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FIFPro and the Russian professional footballers association (PSFT) condemn the decision taken by  the Russian dispute resolution chamber (DRC) in the case of three FC Piter players. The Russian DRC allows clubs to force their players to train alone.

‘It is a shame what these arbitrators are doing.’

Egor Kvach, Fyodor Chuprakov and Rustam Shakhmelyan are players of FC Piter Saint Petersburg, a club from Saint Petersburg playing in Russia’s third division. Last month they received a letter from the club’s management which stated, that the three of them had to train separately from their squad in order to improve their physical condition.

The players refused to obey that order. After two weeks each of them decided to terminate his contract. They submitted their claim to terminate their contracts to the Russian DRC. The players were convinced that the measure taken by their club was an obvious form of harassment. In their opinion, the letter was written because FC Piter wanted to get rid of them.

‘The letter is typical of the behavior of Russian professional football clubs’, says Nikolai Grammatikov, secretary general of the Russian professional footballers’ association, who supports these players.

The players and the players union thought they had a strong case, because of the precedent created by Russian footballer Igor Strelkov in the CAS. In February 2012, the appeal body in Lausanne had ordered that Strelkov could not be forced to train separately by his club Krylia Sovetov. It was a basic player’s right to train with the squad, according to the CAS ruling.

Nevertheless, the arbitrators of the Russian DRC decided differently in the case against FC Piter. The Russian DRC stated that the club’s order to train alone was no just cause to terminate the contract.

The players have now decided to take their case to the CAS, the appeal body for the Russian DRC.

'It is a shame what these arbitrators are doing’, said Nikolai Grammatikov, secretary general of the players union. ‘We are forced to bring this kind of claims to CAS, because the local judicial body thinks that the players are slaves who can be forced to do whatever the management of the club orders.’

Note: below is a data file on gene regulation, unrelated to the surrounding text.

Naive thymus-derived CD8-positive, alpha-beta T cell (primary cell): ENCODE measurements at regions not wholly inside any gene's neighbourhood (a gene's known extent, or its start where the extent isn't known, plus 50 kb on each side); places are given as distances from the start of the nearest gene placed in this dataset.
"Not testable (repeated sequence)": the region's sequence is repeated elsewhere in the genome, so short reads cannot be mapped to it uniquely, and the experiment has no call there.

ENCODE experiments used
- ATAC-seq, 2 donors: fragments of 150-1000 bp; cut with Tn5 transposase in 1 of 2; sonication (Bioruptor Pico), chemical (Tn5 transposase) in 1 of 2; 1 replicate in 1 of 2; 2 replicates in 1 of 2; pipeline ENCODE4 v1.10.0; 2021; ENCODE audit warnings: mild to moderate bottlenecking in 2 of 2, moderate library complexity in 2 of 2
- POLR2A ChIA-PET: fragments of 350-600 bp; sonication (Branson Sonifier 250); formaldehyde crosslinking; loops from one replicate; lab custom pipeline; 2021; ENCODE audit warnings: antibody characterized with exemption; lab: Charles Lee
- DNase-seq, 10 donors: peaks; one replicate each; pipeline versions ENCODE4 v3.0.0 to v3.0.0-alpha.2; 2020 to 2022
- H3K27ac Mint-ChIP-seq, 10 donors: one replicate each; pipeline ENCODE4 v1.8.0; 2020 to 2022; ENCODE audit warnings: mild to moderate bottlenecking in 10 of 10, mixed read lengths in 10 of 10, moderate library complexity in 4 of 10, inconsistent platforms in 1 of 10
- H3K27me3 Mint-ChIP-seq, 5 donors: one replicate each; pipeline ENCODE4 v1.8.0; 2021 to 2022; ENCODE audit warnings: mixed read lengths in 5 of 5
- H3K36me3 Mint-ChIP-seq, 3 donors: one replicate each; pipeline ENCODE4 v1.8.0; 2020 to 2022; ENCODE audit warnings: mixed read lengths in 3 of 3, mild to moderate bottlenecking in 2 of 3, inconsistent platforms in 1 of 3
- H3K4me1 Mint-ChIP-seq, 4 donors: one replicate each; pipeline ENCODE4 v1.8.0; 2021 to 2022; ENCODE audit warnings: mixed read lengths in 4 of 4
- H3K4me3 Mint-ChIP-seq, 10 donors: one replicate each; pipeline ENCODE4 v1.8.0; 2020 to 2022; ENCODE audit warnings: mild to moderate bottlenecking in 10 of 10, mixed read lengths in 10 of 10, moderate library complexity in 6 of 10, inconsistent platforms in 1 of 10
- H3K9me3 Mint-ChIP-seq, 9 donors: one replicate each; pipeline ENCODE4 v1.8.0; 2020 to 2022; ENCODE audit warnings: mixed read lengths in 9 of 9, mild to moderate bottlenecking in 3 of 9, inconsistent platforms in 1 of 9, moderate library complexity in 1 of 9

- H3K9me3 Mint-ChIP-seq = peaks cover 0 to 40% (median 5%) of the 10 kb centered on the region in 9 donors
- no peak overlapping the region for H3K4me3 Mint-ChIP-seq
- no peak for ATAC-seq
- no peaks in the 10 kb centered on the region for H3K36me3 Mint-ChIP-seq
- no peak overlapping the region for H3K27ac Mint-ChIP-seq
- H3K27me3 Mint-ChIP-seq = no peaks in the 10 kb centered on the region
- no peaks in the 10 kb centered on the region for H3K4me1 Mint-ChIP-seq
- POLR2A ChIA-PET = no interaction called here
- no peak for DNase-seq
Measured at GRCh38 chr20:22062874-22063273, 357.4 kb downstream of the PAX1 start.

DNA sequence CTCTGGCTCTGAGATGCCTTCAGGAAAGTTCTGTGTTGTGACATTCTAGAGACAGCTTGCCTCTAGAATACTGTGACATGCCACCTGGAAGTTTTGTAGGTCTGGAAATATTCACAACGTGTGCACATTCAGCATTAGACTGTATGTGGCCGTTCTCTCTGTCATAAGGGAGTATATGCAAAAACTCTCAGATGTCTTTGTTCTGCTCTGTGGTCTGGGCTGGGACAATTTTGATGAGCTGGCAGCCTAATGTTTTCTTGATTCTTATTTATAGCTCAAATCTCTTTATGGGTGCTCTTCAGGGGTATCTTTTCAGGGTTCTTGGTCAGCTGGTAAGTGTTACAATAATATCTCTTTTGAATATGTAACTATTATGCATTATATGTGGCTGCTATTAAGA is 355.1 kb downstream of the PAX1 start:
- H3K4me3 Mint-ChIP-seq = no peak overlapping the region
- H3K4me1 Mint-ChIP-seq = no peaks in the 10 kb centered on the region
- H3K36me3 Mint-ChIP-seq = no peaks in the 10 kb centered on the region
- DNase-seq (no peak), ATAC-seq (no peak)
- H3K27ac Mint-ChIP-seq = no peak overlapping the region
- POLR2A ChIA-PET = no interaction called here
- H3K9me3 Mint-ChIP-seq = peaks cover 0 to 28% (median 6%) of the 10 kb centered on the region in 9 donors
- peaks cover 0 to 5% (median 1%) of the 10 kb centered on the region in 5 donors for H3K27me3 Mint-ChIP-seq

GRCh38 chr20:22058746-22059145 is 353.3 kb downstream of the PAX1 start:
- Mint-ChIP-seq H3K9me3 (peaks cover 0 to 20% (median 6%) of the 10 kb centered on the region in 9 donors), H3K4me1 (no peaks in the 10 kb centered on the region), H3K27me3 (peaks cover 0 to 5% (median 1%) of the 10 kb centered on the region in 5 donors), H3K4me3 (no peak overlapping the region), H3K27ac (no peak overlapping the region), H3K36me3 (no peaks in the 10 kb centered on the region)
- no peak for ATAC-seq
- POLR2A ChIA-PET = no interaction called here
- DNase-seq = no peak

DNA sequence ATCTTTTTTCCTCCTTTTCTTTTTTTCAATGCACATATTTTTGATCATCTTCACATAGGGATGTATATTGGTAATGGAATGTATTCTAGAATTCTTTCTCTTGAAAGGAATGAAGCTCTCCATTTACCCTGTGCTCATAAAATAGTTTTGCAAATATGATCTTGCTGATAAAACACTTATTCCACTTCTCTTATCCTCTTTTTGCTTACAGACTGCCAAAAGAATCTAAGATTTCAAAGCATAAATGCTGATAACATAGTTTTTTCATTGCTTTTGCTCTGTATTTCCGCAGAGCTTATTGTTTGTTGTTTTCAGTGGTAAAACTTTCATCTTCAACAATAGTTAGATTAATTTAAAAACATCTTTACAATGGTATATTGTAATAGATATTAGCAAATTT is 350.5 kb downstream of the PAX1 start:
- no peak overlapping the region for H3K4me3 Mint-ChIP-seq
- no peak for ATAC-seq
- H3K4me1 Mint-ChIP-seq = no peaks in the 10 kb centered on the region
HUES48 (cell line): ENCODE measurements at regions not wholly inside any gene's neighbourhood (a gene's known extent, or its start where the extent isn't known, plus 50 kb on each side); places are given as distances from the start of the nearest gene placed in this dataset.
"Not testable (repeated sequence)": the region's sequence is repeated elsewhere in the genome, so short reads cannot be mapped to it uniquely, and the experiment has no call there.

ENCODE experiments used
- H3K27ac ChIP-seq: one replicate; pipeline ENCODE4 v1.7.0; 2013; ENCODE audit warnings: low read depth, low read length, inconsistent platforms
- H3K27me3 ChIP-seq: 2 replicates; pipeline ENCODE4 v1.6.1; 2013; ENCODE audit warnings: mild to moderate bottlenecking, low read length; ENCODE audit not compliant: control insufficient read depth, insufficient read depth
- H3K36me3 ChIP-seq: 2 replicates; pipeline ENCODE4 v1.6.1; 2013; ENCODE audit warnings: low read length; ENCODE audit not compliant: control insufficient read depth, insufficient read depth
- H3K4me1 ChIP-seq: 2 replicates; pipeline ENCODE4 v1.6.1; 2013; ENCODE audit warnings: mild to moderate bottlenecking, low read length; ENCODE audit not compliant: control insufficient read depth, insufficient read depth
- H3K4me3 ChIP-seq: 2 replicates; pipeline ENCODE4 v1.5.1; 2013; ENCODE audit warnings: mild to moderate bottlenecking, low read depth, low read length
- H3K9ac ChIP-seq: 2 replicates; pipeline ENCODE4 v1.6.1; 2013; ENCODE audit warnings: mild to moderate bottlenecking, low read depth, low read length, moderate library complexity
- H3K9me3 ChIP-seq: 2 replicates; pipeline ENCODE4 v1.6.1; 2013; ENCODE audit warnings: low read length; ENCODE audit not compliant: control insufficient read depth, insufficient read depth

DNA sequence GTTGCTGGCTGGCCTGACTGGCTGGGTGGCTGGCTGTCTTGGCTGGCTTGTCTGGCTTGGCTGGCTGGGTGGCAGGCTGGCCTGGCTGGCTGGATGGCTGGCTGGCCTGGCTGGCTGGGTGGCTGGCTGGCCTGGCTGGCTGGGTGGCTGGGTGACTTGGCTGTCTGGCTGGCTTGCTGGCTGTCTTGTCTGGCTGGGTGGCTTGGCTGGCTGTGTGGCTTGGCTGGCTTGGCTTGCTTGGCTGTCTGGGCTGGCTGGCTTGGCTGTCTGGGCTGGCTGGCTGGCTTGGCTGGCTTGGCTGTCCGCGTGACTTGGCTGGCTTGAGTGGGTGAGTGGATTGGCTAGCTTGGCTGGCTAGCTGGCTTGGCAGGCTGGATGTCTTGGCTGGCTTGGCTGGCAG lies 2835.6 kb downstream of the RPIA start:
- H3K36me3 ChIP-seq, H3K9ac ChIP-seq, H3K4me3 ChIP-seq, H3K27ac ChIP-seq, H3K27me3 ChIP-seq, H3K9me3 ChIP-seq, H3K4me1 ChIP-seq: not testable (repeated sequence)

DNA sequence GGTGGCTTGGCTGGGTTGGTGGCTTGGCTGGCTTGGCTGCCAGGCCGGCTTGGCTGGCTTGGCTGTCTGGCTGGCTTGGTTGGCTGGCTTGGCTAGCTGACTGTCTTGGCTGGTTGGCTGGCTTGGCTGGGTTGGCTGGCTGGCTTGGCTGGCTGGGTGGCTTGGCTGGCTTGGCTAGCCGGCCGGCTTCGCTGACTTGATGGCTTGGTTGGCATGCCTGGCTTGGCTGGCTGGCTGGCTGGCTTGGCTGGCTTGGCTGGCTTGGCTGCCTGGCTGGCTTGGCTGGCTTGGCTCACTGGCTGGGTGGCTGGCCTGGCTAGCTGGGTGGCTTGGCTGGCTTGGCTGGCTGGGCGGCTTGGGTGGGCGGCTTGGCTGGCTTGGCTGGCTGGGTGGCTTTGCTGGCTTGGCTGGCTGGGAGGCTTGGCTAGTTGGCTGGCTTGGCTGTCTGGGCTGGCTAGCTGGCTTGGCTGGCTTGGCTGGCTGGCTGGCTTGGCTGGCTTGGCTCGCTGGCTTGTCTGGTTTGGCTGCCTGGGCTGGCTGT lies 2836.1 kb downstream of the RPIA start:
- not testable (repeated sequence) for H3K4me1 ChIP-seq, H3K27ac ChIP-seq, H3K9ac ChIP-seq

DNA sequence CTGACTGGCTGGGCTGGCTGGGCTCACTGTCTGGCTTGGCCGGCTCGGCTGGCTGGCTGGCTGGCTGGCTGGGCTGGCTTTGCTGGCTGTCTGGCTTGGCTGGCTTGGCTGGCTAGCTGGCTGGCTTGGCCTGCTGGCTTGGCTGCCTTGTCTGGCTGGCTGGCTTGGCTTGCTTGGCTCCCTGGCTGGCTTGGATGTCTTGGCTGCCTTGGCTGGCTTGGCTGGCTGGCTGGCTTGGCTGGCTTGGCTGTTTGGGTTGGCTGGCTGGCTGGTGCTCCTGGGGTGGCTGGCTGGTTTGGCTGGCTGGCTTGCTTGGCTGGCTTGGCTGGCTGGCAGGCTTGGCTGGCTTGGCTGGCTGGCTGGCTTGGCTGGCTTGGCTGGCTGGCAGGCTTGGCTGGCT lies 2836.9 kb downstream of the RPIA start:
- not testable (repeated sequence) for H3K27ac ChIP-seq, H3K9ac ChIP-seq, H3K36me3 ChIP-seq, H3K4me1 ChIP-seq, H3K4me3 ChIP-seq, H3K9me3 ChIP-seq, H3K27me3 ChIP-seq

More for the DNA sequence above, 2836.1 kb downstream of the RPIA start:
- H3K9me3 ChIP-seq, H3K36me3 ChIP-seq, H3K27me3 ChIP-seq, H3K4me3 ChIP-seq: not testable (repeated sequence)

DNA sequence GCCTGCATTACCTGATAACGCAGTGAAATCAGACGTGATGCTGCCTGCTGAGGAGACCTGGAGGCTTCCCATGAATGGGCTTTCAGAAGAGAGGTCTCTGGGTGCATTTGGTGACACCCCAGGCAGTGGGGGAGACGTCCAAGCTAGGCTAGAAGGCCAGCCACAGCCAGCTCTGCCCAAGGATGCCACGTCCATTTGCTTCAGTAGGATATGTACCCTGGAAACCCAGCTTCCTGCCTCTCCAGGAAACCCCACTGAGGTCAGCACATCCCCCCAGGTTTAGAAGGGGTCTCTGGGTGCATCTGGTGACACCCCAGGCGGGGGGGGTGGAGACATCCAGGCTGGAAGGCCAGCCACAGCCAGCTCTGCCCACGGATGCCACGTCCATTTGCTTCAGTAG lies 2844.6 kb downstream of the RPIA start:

‘We know what the CAS will decide, because of the Strelkov precedent’, Grammatikov continues. ‘The CAS will decide that the players terminated their contracts with just cause. But it is going to take maybe a year or even longer before the players will receive a decision from the CAS.’

FIFPro considers the order to train alone as unacceptable. The outcome of the Strelkov Case illustrates FIFPro’s point of view. ‘This improper practice should be terminated within the shortest timeframe possible’, says FIFPro lawyer Wil van Megen.

Grammatikov is also annoyed that the Russian DRC contains several players’ representatives, who until now have not proven that they are defending the interest of the players. ‘If they really are representing the professional footballers in Russia, how can they support a decision that is damaging to basic players’ rights?’

 

 

 widthIn a video made by Russian TV channel 100, two players (Rustam Shakhmelyan and Egor Kvach) talk about the treatment of the club. They are forced to run alone and have to dress in shabby dressing rooms with no shower. Their coach Viktor Antikhovich defends the position of the club.

 

Click here to watch the video.